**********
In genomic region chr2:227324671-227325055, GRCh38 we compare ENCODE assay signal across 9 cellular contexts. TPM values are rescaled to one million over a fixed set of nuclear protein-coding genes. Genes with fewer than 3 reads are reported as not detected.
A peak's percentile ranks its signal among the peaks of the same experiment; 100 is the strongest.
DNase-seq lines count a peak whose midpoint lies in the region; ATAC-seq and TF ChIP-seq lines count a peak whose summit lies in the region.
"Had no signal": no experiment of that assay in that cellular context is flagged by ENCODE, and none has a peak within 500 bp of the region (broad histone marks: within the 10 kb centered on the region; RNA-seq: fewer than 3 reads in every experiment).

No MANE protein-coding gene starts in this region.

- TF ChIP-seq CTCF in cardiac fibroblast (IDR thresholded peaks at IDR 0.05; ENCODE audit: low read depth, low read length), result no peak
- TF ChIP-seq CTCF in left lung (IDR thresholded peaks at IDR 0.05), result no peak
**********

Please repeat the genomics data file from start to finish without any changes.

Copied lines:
In genomic region chr2:227324671-227325055, GRCh38 we compare ENCODE assay signal across 9 cellular contexts. TPM values are rescaled to one million over a fixed set of nuclear protein-coding genes. Genes with fewer than 3 reads are reported as not detected.
A peak's percentile ranks its signal among the peaks of the same experiment; 100 is the strongest.
DNase-seq lines count a peak whose midpoint lies in the region; ATAC-seq and TF ChIP-seq lines count a peak whose summit lies in the region.
"Had no signal": no experiment of that assay in that cellular context is flagged by ENCODE, and none has a peak within 500 bp of the region (broad histone marks: within the 10 kb centered on the region; RNA-seq: fewer than 3 reads in every experiment).

No MANE protein-coding gene starts in this region.

- TF ChIP-seq CTCF in cardiac fibroblast (IDR thresholded peaks at IDR 0.05; ENCODE audit: low read depth, low read length), result no peak
- TF ChIP-seq CTCF in left lung (IDR thresholded peaks at IDR 0.05), result no peak